Coping with Trauma – Lessons from Resilient Individuals

Most individuals at some point of their life experience events that are stressful. While some people seem to crumble to the deleterious effects of stress, others sail through adverse situations. Chronic or acute stress is associated with a wide range of psychosocial disorders. So what are the factors and the possible neurobiological mechanisms associated with resilience?

Scientists have found several factors that maybe responsible for adaptive physical and psychological stress responses in individuals in the face of adversity. These adaptive responses are associated with the degree of behavioral control we have over stress. Resilience to stress is mediated by the changes that alter the functioning of the neural circuits that regulate reward, fear, emotion reactivity and social behavior.

The ability to face one’s fears might be facilitated by stress inoculation (exposure to tolerable levels of stress) during development. This early exposure to manageable stressors might be responsible for adaptations that down regulate negative emotions. Resilient individuals are better at down regulating negative emotions, a process known as ‘cognitive reappraisal’, with a resulting reduction in emotional responses. This is mediated through mechanisms that involve memory suppression, memory consolidation and cognitive control of emotion.

During development, a range of factors can offer potentially protective effects from stress. Research has shown that social competence and openness to social support promote resilience in children and adults. Mutual cooperation can activate the brain reward circuits. The capacity of adaptive systems to resist or recover from marked disturbances is more when they are healthy. Rodent studies have demonstrated that a positive, or more enriched, environment during development makes animals less vulnerable to drug abuse and to stress later in life. In particular, studies have shown that proximity to the primary caregiver is an important modulator of a child’s sense of safety when facing trauma. A close relationship with a caring adult and the capacity for self regulation promote resilience. A sense of purpose and an internal framework of beliefs about right and wrong are characteristics of resilient individuals.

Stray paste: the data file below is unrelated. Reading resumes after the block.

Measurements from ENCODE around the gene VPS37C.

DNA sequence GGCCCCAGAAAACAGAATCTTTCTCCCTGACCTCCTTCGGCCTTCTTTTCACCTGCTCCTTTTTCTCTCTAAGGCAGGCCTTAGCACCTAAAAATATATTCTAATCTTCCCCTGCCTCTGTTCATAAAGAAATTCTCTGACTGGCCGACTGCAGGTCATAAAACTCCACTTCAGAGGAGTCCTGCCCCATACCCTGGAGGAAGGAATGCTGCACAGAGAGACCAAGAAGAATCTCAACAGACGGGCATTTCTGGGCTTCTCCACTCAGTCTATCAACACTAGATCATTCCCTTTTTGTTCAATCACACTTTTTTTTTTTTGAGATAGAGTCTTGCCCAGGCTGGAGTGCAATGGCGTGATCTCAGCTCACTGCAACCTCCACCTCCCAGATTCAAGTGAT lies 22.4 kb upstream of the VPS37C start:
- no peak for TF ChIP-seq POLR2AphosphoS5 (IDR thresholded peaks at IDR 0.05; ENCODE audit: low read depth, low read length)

Also, positive emotions might contribute to healthier cognitive responses. Moreover, physical exercise, which can be viewed as a form of active coping, has positive effects on mood, attenuates stress responses and is thought to promote neurogenesis.

So can people be trained to become more resilient? Scientists feel certain forms of psychotherapy to enhance optimism, reappraisal of traumatic events in a more positive light, preserving a person’s sense of purpose in the face of trauma can help maximize resilience. Ongoing research of healthy individuals who have recovered from traumatic experiences may further deepen our understanding of this process.


Feder, A., Nestler, E., & Charney, D. (2009). Psychobiology and molecular genetics of resilience Nature Reviews Neuroscience, 10 (6), 446-457 DOI: 10.1038/nrn2649

  • In the book “Human Givens” by Joe Griffin and Ivan Tyrrell there is some interesting research quoted with regards to the use of the NLP “fast-phobia” technique in cases of Post Traumatic Stress Disorder. The results indicate that this is a very powerful and successful way in which one can be trained to respond to stress in a far more positive manner.

  • All these finding seem to be so qualified as to render them useless.

  • Zach Teribabto

    Coping with almost anything is what makes us move on and not let anything negative in our lives play a major role.

  • In our research on the nature, history, causes, impacts, incidence and healing of trauma, we found many ways that resilience can be enhanced throughout development. Healing of trauma and a consequent increase in resilience is possible even in adulthood through the release of energy of arousal trapped by the experience. These issues are discussed in depth on our website and in our book “Hope for humanity: How understanding and healing trauma could solve the planetary crisis.”

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Divya Mathur, PhD

Divya Mathur, PhD, holds a doctorate in molecular biology with several peer reviewed journal articles. She currently writes about medical research for the lay audience.

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